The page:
- six core HBHE courses including HBEHED 600: Psychosocial Factors in Health-Related Behavior, HBEHED 622: Program Evaluation in Health Education, HBEHED 651: Program Development in Health Education, HBEHED 698: Professional Development in Public Health, HBEHED 699: Career Development & Capstone in Public Health, and a research methods course;
- two public health genetics courses (HMP 517: Issues in Public Health Genetics and HBHE 669: Genetics, Health Behavior, and Health Education).
- an internship of at least 318 hours and up to 636 hours (which can be used for a reduction of 3-6 credit hours required for graduation)
M.P.H. students may choose to complete an Area of Specialization by taking three or more courses in a specific topic area.
Toward the M.S. in Genetic Counseling degree:
- Completion of 46 hours of graduate study with a cumulative grade point average of at least a B (3.0) in all graduate courses that are applied towards the MS degree.
- The course of study must include the required courses listed under coursework and, at a minimum, 3 additional courses in relevant educational disciplines/fields (one of which must include the School of Public Health).
- For all courses required for the degree in Genetic Counseling, the minimum grade is a B-. If a B- is not achieved, remediation will be required.
- Successful completion of five clinical internships culminating in the achievement of clinical competence as defined by the Student Review Committee
- Presentation of one student seminar (in HG 821 or 822) and one presentation in Medical Genetics Grand Rounds or at the Departmental Retreat
- Completion and presentation of research thesis
- Completion of 4 Clinical Skills Checkpoints
The curriculum fulfills degree requirements, as mandated by the accrediting bodies, for genetic counseling (Accreditation Council for Genetic Counseling) and public health (Council on Education for Public Health).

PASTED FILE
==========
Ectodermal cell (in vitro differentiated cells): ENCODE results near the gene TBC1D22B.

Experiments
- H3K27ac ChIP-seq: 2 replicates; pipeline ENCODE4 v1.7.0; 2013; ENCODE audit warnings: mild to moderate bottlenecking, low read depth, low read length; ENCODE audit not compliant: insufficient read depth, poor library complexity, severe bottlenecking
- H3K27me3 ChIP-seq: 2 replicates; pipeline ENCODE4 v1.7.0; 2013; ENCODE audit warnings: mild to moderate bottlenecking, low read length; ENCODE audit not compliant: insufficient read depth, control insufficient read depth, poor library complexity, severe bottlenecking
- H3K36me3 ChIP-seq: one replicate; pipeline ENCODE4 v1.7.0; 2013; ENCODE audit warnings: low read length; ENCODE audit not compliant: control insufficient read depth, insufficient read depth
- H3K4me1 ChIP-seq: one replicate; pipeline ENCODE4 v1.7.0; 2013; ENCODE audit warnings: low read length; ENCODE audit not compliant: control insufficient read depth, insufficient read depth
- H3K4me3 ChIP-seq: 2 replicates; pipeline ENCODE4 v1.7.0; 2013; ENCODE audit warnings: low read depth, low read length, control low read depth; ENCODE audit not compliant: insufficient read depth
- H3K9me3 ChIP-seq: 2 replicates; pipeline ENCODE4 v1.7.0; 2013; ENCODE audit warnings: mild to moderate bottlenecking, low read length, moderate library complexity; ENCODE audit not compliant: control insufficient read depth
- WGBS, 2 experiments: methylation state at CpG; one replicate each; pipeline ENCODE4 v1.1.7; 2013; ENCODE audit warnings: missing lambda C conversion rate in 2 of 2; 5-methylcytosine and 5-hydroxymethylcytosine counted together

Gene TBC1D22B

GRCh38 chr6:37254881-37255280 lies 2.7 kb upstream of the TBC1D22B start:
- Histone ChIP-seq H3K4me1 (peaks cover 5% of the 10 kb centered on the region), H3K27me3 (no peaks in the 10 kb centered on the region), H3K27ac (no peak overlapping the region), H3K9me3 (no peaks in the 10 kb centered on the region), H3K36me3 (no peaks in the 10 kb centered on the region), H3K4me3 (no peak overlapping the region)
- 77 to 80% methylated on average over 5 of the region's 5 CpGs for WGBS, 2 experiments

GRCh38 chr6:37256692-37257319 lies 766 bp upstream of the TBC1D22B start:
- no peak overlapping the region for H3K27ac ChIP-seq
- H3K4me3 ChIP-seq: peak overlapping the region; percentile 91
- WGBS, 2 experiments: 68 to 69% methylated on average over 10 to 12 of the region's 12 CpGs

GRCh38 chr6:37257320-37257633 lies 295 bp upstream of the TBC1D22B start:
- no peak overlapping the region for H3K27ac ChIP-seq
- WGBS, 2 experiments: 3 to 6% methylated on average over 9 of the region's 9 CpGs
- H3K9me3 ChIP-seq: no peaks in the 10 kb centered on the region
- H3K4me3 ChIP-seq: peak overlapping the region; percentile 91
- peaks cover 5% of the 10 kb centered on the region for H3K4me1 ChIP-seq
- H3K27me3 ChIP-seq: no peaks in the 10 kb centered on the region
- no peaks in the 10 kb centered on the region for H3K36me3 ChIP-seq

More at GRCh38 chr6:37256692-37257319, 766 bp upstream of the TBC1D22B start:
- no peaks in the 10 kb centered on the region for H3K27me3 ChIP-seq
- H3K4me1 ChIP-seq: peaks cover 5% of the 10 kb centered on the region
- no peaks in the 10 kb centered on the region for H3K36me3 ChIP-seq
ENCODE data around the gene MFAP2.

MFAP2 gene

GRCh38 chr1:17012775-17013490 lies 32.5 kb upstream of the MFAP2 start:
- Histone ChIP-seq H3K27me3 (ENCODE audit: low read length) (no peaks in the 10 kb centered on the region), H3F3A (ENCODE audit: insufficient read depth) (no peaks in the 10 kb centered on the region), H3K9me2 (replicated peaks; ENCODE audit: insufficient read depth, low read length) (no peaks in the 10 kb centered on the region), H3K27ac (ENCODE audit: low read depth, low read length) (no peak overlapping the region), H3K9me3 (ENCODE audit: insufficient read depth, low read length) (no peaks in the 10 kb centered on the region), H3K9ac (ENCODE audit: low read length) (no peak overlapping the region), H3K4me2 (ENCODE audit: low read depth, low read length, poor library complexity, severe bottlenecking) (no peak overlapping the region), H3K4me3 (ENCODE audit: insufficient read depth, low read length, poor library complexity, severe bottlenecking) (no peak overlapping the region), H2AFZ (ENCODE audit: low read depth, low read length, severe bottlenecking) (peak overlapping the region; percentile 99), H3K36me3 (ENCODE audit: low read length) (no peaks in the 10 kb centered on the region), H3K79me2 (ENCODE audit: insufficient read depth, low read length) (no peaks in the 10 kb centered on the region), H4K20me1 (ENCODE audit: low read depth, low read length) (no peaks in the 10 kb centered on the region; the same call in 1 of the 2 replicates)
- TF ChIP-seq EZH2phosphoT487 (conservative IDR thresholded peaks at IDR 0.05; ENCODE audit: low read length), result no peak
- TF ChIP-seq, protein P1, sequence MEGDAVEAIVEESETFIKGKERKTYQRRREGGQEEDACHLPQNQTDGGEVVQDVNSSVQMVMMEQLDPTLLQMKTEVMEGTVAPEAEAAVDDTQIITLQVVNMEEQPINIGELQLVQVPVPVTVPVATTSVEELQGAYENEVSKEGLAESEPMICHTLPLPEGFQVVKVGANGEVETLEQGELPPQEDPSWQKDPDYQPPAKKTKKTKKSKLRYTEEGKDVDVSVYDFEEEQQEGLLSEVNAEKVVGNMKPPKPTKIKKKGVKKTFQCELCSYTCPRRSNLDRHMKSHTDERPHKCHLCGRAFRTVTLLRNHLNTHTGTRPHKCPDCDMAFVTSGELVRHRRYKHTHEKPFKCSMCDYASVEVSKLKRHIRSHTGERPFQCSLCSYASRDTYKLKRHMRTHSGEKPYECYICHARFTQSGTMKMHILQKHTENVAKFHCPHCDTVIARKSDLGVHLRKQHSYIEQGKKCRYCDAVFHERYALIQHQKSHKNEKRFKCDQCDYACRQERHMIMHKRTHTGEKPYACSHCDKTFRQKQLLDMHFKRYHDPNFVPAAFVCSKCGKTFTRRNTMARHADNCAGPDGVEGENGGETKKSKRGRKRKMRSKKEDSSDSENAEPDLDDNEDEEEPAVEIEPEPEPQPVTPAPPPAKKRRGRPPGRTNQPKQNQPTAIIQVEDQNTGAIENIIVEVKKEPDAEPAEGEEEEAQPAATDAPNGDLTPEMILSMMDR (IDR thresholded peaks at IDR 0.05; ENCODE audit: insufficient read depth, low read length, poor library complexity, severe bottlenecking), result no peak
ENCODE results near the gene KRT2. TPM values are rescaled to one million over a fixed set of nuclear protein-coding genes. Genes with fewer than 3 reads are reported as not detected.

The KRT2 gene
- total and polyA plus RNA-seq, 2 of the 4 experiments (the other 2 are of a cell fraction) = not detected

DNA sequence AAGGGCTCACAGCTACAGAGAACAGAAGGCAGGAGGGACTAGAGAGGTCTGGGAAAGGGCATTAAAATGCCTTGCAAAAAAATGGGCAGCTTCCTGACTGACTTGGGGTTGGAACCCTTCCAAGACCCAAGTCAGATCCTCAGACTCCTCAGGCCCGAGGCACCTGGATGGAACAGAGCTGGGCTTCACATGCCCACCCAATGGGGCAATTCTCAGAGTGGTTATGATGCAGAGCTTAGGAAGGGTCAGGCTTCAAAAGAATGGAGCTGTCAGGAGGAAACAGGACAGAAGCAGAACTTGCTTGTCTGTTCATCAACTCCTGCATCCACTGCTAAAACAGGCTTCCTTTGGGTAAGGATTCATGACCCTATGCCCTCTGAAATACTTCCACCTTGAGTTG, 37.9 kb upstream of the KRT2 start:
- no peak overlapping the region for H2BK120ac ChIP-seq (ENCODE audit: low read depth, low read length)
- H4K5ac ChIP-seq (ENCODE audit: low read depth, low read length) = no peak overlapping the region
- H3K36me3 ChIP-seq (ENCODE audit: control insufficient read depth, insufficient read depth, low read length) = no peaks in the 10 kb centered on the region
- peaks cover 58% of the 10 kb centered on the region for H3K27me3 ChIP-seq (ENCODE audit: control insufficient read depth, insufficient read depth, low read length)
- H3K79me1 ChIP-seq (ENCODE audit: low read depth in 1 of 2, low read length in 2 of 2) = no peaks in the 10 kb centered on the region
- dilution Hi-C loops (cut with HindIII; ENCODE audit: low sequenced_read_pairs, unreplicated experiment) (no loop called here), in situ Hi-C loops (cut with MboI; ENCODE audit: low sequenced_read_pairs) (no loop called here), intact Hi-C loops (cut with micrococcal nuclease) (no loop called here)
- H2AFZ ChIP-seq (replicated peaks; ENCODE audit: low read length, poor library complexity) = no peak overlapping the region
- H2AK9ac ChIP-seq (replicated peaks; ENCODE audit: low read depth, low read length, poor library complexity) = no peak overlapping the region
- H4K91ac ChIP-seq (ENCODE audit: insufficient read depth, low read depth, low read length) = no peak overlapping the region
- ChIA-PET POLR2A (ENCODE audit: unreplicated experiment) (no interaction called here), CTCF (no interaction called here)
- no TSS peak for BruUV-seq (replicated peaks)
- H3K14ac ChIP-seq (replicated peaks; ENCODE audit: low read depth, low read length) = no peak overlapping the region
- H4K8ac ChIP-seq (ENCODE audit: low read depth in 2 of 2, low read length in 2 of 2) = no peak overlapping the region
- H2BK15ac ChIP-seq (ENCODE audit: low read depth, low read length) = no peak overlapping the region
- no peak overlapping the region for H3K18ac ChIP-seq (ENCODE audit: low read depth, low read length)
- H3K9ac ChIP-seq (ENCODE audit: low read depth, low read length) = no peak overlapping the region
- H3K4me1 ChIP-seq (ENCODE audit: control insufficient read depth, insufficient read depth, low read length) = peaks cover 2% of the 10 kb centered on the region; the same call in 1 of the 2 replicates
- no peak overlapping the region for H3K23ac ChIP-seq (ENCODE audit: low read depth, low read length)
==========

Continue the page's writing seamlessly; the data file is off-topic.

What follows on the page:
Applying: Prospective students interested in the M.P.H./M.S. Genetic Counseling dual-degree program will be required to meet each school’s entry requirements and standards of admission. Prospective students must apply separately to both the HBHE and GC programs, and be accepted into both in order to enroll in the M.P.H./M.S. dual-degree program. Acceptance in one program does not guarantee acceptance in the other.
Timeline for application (with admission for the Fall term):
- Admission to the M.P.H. is available through SOPHAS, with a deadline of December 15. Check the HBHE application deadline for more details.
- Admission to the GCP is available through Rackham Graduate School.
Financial Plan: At present, many students in HBHE-SPH receive financial support in the form of quarter, half and full scholarships, and students in GCP-DHG receive limited financial support (including health care coverage for all students and tuition stipends for select students). These forms of support will also be available to M.P.H./M.S.students.
Additional Information: Those wishing additional information on the M.P.H./M.S. dual-degree program should contact the program’s co-directors: Scott Roberts, Ph.D. (Assistant Professor in Health Behavior & Health Education) at firstname.lastname@example.org and/or Beverly Yashar, M.S., Ph.D. (Clinical Associate Professor in Human Genetics) at email@example.com.